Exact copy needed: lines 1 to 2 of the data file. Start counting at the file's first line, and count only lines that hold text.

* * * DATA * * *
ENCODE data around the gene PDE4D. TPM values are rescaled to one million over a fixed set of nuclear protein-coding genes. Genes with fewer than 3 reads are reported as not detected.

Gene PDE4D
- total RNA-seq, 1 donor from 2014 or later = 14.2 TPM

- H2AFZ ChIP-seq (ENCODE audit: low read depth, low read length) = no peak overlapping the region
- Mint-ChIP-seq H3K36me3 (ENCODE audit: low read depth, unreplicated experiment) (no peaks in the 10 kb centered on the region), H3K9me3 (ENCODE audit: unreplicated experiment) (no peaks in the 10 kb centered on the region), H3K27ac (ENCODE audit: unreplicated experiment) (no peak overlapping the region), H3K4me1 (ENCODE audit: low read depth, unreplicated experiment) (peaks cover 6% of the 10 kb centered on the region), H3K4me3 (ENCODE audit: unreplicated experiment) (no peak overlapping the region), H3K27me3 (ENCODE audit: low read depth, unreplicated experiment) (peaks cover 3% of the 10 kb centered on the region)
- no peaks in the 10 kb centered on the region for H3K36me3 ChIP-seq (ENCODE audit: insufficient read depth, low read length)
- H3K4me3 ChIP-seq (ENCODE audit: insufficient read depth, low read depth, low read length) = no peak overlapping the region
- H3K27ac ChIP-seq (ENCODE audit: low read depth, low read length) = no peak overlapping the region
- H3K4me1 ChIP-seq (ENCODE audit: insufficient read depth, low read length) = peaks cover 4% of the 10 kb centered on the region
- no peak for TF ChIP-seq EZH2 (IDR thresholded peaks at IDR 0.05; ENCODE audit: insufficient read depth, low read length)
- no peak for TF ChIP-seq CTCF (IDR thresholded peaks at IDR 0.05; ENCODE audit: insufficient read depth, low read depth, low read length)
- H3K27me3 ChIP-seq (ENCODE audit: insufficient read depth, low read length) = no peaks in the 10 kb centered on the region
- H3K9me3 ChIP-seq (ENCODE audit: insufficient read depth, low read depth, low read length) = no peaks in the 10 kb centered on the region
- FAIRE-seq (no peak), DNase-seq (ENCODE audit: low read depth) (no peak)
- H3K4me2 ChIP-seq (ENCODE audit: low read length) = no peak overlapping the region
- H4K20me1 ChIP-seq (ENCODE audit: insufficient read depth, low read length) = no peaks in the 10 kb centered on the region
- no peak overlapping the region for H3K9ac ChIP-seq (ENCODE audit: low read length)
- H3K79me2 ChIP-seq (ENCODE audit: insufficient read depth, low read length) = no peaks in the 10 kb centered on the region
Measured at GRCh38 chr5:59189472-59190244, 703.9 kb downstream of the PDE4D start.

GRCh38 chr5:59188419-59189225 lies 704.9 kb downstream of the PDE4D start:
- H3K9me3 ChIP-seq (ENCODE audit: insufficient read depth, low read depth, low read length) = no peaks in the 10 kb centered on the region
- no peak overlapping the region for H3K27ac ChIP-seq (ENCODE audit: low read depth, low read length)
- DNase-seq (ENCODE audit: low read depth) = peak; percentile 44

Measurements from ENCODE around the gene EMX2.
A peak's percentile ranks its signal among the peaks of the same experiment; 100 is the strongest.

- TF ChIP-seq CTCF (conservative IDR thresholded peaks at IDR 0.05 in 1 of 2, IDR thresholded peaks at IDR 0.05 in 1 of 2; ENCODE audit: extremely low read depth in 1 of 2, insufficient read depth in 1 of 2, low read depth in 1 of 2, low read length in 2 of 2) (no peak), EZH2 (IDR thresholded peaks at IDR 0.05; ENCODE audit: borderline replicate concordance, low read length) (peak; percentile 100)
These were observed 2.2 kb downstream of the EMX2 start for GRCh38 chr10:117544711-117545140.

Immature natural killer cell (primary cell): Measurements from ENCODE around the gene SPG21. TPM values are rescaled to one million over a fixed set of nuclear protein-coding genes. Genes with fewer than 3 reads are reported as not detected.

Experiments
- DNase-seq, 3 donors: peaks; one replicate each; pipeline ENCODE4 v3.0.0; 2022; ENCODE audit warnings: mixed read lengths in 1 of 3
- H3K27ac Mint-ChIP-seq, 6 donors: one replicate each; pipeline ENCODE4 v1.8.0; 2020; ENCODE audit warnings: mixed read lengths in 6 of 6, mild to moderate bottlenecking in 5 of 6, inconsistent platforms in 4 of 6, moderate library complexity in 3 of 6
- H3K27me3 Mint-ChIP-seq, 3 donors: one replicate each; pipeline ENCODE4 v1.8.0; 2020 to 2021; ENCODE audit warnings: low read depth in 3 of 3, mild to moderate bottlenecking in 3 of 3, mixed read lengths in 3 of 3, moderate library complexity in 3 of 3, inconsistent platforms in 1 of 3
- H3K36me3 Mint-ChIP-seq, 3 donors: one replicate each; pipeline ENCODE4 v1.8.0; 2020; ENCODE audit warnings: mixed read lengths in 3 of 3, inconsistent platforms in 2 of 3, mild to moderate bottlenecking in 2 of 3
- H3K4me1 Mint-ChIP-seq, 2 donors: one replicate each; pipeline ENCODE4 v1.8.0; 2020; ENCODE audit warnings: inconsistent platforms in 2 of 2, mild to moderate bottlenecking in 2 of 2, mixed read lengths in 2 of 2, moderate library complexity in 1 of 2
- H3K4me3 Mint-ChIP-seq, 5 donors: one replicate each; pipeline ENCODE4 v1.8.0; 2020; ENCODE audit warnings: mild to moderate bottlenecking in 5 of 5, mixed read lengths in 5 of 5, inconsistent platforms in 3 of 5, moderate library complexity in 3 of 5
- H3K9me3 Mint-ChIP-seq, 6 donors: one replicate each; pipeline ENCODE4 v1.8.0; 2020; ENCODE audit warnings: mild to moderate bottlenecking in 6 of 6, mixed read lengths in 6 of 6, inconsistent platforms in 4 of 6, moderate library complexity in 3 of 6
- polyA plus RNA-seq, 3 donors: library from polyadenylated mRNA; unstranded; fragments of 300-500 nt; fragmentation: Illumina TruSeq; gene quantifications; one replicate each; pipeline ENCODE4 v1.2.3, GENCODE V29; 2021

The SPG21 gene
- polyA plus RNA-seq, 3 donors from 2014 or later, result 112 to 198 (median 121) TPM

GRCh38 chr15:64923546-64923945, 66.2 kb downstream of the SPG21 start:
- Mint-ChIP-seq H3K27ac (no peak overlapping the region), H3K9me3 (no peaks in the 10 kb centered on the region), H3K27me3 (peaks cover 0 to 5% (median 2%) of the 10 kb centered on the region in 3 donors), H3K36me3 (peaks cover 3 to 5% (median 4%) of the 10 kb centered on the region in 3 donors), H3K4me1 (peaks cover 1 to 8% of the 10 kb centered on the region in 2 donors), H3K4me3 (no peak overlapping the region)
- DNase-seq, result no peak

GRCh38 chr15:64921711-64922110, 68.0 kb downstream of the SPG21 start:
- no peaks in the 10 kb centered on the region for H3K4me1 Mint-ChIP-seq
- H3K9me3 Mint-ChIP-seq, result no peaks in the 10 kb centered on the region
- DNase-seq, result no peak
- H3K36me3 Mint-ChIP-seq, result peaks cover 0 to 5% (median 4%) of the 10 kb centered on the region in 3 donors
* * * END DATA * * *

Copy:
ENCODE data around the gene PDE4D. TPM values are rescaled to one million over a fixed set of nuclear protein-coding genes. Genes with fewer than 3 reads are reported as not detected.

Gene PDE4D